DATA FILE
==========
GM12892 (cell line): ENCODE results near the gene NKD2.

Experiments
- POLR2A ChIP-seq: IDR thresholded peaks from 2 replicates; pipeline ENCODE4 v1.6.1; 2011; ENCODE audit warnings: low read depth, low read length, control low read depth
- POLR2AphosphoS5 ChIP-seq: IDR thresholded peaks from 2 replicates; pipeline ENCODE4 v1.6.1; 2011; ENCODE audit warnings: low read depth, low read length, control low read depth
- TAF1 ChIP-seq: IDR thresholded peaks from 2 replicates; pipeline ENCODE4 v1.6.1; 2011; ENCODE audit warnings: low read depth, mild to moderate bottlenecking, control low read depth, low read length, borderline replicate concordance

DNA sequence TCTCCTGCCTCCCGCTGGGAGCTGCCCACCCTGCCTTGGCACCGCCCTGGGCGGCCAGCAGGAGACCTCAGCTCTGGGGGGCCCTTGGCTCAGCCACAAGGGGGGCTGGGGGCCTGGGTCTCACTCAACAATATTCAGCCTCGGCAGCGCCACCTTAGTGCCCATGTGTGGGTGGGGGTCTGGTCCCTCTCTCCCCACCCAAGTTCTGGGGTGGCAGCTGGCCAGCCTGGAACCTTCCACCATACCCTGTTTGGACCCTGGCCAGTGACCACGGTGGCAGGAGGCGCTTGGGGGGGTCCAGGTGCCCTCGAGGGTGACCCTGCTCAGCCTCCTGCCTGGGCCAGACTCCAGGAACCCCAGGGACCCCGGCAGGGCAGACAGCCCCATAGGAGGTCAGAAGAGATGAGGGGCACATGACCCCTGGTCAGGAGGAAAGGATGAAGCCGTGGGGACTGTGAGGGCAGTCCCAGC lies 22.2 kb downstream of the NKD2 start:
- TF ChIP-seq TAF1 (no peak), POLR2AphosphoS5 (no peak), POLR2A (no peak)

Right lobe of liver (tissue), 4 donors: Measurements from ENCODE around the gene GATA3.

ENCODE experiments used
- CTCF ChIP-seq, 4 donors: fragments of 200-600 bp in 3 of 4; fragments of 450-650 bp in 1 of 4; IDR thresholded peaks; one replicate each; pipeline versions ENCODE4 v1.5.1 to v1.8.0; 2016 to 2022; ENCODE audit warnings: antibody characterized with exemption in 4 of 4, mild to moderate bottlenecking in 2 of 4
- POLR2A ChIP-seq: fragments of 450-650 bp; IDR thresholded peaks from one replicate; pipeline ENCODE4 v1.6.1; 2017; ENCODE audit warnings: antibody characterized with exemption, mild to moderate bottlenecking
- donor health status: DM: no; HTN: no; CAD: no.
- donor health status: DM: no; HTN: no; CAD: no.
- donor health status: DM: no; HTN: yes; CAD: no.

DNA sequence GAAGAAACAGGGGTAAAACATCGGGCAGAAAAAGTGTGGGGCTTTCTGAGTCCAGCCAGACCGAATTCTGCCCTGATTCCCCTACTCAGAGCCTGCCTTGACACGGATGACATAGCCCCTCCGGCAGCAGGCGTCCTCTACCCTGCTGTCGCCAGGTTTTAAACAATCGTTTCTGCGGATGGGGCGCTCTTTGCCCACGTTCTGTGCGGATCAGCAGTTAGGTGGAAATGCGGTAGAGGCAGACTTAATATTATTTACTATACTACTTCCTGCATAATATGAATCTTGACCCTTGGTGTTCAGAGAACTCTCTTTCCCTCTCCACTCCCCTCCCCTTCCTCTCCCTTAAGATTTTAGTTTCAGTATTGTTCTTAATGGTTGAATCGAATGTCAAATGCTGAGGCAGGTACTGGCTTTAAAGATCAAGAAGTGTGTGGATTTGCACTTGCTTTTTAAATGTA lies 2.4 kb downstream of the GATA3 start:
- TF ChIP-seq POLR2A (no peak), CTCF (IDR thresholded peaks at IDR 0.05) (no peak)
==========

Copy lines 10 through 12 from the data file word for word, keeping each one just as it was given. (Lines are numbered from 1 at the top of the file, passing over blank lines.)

- CTCF ChIP-seq, 4 donors: fragments of 200-600 bp in 3 of 4; fragments of 450-650 bp in 1 of 4; IDR thresholded peaks; one replicate each; pipeline versions ENCODE4 v1.5.1 to v1.8.0; 2016 to 2022; ENCODE audit warnings: antibody characterized with exemption in 4 of 4, mild to moderate bottlenecking in 2 of 4
- POLR2A ChIP-seq: fragments of 450-650 bp; IDR thresholded peaks from one replicate; pipeline ENCODE4 v1.6.1; 2017; ENCODE audit warnings: antibody characterized with exemption, mild to moderate bottlenecking
- donor health status: DM: no; HTN: no; CAD: no.